As a result of the new reformed NHS dentistry contract, there are now more NHS dentists across the UK, with more funding, making sure that people can get the treatment they need. Let me answer the hon. Lady directly. I am registered with an NHS GP. I have used independent healthcare in the past—[Interruption.] I will answer her question. I am registered with an NHS GP. I have used independent healthcare in the past, and I am grateful to the Friarage Hospital for the fantastic care that it has given my family over the years. The truth is, I am proud to come from an NHS family, and that is why I am passionately committed to protecting the NHS with more funding, more doctors and nurses and a clear plan to cut the waiting lists.
Everyone should have the opportunity to succeed, and my hon. Friend is absolutely right that we all have a part to play. That is why I am pleased that the Social Mobility Commission is working to provide new information to young people about the opportunities available to them as well as a toolkit for employers so that they can also play their part in improving social mobility.
In the 13 years of the last Labour Government, there were no national NHS strikes. If the Prime Minister had negotiated with the nurses before Christmas, they would not be on strike. If he had negotiated with the ambulance workers, they would not be on strike, either. Why is he choosing to prolong the misery rather than end these strikes?
We have always been clear that we want to have constructive dialogue with the unions. That is also why, when it comes to the issue of pay, we accepted in full the independent recommendations of the pay review bodies. The right hon. and learned Gentleman simply does not have a policy when it comes to this question. He talks about wanting to end the strikes. The question for him is simple then: why does he not support our minimum safety legislation? We all know why. It is because he is on the side of his union paymasters, not patients.
When I clapped nurses, I meant it. The Prime Minister’s response to the greatest crisis in the history of the NHS is to threaten to sack our nurses. His Transport Secretary says it is not the solution. His Education Secretary hopes it will not apply in schools. His own assessments say it could increase the number of strikes. The simple truth is you cannot legislate your way out of 13 years of failure. Between 2010 and 2019, before anyone had heard of covid—[Interruption.]—the number of people stuck on the NHS waiting list doubled. Why do patients always wait longer under the Tories? [Interruption.]
The right hon. and learned Gentleman talks about the minimum safety legislation. Let us just talk about it a little bit further, because this is a simple proposition. No one denies the unions’ freedom to strike, but it is important to balance that with people’s right to access to life-saving healthcare at the same time. This should not be controversial. The International Labour Organisation supports minimum service levels. They are present in France, in Italy, in Spain. Normally he is in favour of more European alignment—why not now? [Hon. Members: “More!”]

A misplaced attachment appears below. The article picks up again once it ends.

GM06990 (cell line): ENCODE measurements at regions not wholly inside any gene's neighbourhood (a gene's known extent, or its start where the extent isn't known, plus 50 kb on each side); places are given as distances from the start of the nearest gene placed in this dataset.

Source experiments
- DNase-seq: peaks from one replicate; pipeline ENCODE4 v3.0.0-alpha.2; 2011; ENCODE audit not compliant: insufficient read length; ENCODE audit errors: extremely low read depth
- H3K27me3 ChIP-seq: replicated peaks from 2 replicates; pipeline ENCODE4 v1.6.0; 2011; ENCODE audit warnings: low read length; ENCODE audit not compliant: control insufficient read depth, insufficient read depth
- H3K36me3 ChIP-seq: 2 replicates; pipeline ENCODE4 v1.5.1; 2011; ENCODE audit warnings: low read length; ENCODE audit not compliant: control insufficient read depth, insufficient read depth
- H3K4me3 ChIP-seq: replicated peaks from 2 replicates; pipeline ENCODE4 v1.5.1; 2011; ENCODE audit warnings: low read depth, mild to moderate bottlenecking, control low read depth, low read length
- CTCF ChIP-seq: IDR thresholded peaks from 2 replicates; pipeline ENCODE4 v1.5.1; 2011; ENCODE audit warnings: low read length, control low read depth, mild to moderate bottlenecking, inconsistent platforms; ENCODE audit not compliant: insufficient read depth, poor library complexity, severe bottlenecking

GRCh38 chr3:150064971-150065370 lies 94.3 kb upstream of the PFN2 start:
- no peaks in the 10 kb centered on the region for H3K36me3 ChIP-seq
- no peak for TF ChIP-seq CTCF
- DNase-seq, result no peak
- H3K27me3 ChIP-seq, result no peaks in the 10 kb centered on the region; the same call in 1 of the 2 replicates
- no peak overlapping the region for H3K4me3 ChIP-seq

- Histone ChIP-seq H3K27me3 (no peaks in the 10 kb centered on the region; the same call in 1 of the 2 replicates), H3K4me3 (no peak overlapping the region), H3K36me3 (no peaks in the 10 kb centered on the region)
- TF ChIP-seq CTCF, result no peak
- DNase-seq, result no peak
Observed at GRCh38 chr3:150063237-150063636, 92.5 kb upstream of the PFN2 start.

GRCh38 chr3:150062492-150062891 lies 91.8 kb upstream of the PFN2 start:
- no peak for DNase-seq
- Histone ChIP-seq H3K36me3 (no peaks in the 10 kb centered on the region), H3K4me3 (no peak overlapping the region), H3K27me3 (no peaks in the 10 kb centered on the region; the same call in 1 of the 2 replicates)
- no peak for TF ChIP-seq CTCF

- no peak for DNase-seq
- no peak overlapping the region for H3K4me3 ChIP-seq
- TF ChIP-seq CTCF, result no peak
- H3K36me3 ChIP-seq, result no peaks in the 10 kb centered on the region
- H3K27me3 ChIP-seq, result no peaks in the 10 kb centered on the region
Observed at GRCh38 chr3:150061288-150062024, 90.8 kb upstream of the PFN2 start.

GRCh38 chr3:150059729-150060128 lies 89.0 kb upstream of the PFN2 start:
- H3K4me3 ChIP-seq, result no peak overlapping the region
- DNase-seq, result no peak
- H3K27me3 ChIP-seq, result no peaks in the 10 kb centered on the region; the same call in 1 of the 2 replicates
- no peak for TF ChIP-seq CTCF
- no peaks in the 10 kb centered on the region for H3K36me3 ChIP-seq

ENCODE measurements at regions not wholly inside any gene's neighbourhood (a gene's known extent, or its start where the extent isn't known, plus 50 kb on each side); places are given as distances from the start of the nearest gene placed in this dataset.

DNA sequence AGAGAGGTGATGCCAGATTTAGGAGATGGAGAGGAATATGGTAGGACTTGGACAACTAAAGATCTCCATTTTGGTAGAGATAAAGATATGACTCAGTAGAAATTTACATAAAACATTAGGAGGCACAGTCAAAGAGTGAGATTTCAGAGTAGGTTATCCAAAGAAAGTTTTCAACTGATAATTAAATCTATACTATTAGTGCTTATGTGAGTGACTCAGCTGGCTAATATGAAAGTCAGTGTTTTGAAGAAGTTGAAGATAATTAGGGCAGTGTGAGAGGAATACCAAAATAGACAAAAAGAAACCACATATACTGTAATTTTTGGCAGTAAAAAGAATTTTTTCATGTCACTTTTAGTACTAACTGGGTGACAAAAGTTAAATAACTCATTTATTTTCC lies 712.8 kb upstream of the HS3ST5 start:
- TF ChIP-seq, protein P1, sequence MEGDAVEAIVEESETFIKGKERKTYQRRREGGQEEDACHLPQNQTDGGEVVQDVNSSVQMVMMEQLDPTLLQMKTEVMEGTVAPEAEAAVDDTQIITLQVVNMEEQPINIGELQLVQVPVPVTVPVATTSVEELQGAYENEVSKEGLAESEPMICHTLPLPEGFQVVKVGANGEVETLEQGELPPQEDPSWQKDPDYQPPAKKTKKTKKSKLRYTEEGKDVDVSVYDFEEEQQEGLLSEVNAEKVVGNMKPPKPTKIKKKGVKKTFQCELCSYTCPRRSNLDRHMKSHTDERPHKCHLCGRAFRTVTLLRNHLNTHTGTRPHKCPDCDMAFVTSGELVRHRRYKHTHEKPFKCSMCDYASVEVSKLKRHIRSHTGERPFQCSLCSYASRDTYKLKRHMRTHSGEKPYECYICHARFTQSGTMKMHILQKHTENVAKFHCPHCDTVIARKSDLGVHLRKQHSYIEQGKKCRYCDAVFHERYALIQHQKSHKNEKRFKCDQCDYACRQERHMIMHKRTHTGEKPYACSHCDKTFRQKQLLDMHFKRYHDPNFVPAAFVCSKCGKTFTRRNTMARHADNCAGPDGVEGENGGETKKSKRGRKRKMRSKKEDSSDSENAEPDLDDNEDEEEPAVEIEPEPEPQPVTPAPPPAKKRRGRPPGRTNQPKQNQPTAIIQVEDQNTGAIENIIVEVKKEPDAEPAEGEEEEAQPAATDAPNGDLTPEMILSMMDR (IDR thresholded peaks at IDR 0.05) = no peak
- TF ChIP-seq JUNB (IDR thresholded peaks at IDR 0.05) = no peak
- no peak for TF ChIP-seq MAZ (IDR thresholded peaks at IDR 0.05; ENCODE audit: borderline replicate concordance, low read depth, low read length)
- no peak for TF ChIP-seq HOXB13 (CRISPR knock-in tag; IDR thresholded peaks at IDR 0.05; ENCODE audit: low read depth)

They have gone from clapping the nurses to sacking the nurses, it is that simple. And to add insult to injury, they are the cause of the crisis. The Prime Minister’s Government commissioned a report on waiting times. He knows this: his own report says that this is not a covid problem; it is 10 years of managed decline. As a result, 7.2 million people are now waiting for treatment. He says he wants to be held to account over that, so let us be very clear: is his promise merely to get those numbers back to where they were before covid—that is 4.6 million—or back to where Labour had them in 2010, almost half that? Which is it?
Again, let us just start with the facts. The right hon. and learned Gentleman seems to completely ignore the fact that not just in England, but in Scotland, in Wales and in many other European countries, covid has had an extraordinary impact on health services. We have a very clear plan to bring the waiting lists down and it is one that the NHS supports. I tell you what the NHS does not need: Labour’s only idea, which is for another completely disruptive, top-down, unfunded reorganisation buying out every single GP contract. Those are not my words. The CEO of the Nuffield Trust said it “will cost a fortune” and it is “out of date”—just like the Labour party.
So, the Prime Minister cannot tell us how much he will reduce waiting lists by or when. So much for the accountability he wants. As ever with this Prime Minister, you scratch the surface and you find there is nothing there. Last month, 1.4 million people waited more than four weeks for a GP appointment. When Labour left Government, you were guaranteed an appointment in two days. When does the Prime Minister expect to get back to that?